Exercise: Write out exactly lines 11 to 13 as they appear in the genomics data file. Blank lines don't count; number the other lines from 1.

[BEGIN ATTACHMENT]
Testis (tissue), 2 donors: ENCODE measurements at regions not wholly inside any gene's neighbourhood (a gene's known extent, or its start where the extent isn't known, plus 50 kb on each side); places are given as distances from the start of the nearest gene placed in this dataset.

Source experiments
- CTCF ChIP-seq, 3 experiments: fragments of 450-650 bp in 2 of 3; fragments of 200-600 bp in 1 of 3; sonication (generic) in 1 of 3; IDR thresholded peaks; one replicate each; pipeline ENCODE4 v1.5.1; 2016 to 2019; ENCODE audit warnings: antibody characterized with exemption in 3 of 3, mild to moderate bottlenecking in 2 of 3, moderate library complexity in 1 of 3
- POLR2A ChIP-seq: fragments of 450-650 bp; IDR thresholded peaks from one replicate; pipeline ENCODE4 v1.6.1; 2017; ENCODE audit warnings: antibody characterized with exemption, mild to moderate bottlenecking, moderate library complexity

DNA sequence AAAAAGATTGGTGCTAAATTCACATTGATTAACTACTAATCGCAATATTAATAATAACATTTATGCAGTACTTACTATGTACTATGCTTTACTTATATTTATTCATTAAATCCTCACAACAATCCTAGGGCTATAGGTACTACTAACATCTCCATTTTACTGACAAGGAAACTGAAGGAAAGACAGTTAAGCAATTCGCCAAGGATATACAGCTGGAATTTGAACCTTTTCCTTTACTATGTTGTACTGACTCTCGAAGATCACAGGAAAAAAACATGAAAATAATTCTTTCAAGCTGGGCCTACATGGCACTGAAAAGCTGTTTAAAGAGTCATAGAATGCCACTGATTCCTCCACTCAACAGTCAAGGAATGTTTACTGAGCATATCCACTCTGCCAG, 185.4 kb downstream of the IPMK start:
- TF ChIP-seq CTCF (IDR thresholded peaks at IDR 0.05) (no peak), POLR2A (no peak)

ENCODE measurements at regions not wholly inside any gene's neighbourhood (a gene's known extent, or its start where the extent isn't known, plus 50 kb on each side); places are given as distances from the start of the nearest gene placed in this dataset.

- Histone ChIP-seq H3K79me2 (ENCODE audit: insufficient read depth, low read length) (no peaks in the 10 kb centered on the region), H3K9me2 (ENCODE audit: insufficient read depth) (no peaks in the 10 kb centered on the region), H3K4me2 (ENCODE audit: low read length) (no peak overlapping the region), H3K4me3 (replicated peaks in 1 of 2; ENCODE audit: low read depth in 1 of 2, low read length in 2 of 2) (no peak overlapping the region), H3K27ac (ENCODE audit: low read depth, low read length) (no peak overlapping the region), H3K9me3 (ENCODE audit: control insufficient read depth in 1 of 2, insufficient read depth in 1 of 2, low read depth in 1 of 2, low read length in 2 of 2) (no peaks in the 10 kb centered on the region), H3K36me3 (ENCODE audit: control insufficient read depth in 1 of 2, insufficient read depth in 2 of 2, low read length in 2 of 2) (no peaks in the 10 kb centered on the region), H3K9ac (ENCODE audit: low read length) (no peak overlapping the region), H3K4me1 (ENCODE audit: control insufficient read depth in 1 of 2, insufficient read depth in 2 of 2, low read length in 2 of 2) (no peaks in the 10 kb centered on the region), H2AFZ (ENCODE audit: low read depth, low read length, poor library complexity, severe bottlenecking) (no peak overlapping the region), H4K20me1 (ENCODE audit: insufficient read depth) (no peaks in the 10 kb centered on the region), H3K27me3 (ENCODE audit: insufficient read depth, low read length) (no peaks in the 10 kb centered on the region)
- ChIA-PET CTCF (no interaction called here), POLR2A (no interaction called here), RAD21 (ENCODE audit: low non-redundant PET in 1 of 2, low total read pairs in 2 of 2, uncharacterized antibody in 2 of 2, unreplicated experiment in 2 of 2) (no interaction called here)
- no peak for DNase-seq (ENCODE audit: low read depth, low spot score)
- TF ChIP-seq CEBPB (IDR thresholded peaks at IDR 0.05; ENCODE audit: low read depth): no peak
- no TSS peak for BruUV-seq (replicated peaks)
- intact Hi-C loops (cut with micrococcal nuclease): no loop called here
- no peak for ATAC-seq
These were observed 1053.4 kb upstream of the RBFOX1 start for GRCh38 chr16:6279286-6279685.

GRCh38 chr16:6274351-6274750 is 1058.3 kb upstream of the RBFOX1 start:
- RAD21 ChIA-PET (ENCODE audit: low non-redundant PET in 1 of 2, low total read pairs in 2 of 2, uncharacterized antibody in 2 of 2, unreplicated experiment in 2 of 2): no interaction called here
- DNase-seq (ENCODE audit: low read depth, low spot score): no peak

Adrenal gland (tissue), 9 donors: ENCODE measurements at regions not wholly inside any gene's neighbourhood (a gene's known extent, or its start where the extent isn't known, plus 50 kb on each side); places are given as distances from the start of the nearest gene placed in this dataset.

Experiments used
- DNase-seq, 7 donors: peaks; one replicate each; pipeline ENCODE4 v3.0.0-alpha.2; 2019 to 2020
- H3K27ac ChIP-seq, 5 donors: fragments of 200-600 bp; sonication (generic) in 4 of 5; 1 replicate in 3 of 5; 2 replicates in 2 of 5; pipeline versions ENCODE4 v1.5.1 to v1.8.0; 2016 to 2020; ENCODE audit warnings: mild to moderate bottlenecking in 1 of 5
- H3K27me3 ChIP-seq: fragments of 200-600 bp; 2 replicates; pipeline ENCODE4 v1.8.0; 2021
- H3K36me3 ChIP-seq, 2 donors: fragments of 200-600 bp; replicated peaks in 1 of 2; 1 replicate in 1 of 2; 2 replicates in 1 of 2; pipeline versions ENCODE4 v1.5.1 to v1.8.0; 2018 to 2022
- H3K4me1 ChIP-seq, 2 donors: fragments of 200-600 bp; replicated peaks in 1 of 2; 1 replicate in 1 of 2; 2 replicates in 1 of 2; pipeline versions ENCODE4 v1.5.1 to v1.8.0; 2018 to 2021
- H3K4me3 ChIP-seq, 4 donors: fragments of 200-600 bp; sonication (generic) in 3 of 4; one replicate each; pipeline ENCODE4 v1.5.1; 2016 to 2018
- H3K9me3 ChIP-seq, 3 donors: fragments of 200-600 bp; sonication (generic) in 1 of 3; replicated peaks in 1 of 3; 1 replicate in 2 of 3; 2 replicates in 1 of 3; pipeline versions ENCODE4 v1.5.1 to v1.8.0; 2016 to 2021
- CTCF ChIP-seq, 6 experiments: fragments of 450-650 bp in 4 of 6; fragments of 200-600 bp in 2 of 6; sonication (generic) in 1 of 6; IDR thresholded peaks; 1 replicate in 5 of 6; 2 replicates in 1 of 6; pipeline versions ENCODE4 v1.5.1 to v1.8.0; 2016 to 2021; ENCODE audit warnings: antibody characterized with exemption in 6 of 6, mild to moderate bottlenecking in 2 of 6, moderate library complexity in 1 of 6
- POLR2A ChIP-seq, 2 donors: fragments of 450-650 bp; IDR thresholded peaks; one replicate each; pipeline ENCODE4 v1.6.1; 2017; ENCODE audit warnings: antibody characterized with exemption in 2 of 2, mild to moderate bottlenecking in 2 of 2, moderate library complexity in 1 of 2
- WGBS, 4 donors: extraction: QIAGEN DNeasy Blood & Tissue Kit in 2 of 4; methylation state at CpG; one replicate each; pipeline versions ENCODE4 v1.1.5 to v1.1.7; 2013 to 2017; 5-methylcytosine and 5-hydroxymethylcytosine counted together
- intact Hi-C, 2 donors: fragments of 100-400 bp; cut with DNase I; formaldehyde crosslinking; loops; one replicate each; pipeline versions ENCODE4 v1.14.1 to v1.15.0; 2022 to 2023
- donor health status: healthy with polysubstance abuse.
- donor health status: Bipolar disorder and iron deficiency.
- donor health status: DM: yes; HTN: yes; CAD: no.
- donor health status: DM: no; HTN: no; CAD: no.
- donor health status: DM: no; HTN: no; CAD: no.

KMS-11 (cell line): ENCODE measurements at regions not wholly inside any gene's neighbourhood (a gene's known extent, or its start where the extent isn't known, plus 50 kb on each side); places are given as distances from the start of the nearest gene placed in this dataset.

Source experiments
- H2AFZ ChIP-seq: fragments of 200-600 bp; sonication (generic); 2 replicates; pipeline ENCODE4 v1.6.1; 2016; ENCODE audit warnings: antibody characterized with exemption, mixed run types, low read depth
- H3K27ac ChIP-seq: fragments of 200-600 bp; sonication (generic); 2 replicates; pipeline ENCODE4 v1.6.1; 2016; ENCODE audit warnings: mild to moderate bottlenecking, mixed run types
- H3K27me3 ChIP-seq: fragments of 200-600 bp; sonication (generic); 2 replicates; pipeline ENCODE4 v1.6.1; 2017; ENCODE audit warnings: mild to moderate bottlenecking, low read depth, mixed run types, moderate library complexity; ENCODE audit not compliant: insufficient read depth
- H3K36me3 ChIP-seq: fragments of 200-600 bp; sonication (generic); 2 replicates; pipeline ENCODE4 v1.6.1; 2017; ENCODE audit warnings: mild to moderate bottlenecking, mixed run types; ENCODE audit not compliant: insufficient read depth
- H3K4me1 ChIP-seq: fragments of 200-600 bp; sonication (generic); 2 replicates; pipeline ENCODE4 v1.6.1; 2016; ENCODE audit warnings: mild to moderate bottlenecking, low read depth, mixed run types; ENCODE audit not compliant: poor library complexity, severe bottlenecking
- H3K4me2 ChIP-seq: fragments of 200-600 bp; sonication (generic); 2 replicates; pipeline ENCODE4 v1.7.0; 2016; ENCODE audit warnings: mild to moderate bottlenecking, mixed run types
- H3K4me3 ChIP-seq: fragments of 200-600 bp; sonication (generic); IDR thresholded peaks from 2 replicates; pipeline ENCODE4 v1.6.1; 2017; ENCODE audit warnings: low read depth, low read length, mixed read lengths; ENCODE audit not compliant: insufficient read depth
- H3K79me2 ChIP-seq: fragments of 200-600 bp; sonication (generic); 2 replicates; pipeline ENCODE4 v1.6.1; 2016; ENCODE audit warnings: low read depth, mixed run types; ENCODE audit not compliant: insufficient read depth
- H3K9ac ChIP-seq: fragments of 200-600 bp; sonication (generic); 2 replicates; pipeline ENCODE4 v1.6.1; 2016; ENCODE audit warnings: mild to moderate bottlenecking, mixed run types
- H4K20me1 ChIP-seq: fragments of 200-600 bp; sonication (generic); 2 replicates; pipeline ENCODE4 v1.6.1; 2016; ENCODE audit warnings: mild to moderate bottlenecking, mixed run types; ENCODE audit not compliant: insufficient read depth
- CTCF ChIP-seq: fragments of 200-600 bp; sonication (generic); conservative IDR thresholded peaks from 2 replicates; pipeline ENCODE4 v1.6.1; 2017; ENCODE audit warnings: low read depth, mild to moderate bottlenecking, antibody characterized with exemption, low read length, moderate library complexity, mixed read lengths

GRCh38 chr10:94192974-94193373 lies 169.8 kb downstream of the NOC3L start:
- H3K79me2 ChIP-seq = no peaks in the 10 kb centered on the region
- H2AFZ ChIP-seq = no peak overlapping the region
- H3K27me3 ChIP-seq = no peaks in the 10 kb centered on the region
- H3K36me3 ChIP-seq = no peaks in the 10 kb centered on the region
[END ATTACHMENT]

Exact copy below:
- TF ChIP-seq CEBPB (IDR thresholded peaks at IDR 0.05; ENCODE audit: low read depth): no peak
- no TSS peak for BruUV-seq (replicated peaks)
- intact Hi-C loops (cut with micrococcal nuclease): no loop called here